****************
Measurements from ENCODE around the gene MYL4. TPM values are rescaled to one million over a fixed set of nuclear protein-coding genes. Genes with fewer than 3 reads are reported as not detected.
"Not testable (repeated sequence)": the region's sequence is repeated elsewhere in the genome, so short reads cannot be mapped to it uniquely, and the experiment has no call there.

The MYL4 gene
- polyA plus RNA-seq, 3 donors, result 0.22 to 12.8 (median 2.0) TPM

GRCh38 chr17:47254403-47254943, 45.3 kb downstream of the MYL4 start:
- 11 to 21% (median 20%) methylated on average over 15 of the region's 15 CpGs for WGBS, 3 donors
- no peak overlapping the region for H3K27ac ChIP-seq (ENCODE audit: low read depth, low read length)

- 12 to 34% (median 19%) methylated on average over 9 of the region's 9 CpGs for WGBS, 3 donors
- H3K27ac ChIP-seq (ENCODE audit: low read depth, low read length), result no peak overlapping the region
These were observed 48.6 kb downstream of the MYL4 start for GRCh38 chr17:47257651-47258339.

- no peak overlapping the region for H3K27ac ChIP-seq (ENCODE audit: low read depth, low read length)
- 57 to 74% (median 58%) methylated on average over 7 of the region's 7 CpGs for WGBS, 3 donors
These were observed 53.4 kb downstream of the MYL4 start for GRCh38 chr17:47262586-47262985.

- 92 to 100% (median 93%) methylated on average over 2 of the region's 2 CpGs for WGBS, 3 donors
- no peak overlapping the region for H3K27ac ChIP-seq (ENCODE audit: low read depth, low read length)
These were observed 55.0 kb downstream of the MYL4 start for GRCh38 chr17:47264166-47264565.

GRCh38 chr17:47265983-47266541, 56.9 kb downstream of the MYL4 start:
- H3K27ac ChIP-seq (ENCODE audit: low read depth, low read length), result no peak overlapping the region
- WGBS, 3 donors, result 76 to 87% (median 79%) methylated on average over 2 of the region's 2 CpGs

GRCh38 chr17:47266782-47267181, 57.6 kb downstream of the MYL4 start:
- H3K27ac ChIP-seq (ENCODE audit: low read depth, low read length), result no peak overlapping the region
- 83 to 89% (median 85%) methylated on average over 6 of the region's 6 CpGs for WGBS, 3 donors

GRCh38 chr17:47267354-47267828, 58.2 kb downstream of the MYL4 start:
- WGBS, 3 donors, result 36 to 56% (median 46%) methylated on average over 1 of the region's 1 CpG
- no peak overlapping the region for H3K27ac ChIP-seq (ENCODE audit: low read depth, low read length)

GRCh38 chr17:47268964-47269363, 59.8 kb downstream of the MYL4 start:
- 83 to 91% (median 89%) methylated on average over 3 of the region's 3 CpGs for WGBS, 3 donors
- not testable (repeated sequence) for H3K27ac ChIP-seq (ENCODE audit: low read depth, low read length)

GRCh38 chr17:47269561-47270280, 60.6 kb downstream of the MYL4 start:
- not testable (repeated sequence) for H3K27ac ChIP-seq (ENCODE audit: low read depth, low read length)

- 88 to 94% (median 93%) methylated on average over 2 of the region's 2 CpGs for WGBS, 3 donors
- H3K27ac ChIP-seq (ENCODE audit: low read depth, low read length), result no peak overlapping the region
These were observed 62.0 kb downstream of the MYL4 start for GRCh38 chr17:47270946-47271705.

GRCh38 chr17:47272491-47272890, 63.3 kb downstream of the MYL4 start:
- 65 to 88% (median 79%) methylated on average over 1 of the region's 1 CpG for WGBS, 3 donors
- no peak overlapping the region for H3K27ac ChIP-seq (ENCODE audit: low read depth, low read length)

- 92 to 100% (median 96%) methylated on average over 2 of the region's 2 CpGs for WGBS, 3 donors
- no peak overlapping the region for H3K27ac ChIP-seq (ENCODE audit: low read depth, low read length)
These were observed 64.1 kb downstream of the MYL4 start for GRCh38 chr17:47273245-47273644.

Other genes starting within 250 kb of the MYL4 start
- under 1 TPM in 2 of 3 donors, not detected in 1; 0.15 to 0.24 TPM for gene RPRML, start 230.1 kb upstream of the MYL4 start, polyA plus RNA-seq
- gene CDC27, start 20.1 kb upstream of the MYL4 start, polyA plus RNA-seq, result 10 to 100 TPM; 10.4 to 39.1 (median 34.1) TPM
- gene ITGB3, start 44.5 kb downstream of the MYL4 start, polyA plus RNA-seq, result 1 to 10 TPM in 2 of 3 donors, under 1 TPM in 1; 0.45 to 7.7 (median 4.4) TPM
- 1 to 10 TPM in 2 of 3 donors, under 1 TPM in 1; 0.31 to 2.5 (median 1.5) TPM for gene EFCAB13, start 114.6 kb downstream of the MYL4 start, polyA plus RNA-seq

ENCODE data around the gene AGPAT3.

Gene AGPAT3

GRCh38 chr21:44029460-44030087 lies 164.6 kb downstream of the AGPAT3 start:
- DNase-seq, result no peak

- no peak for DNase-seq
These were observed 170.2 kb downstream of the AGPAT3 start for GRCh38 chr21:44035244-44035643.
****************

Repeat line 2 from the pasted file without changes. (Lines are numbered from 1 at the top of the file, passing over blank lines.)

"Not testable (repeated sequence)": the region's sequence is repeated elsewhere in the genome, so short reads cannot be mapped to it uniquely, and the experiment has no call there.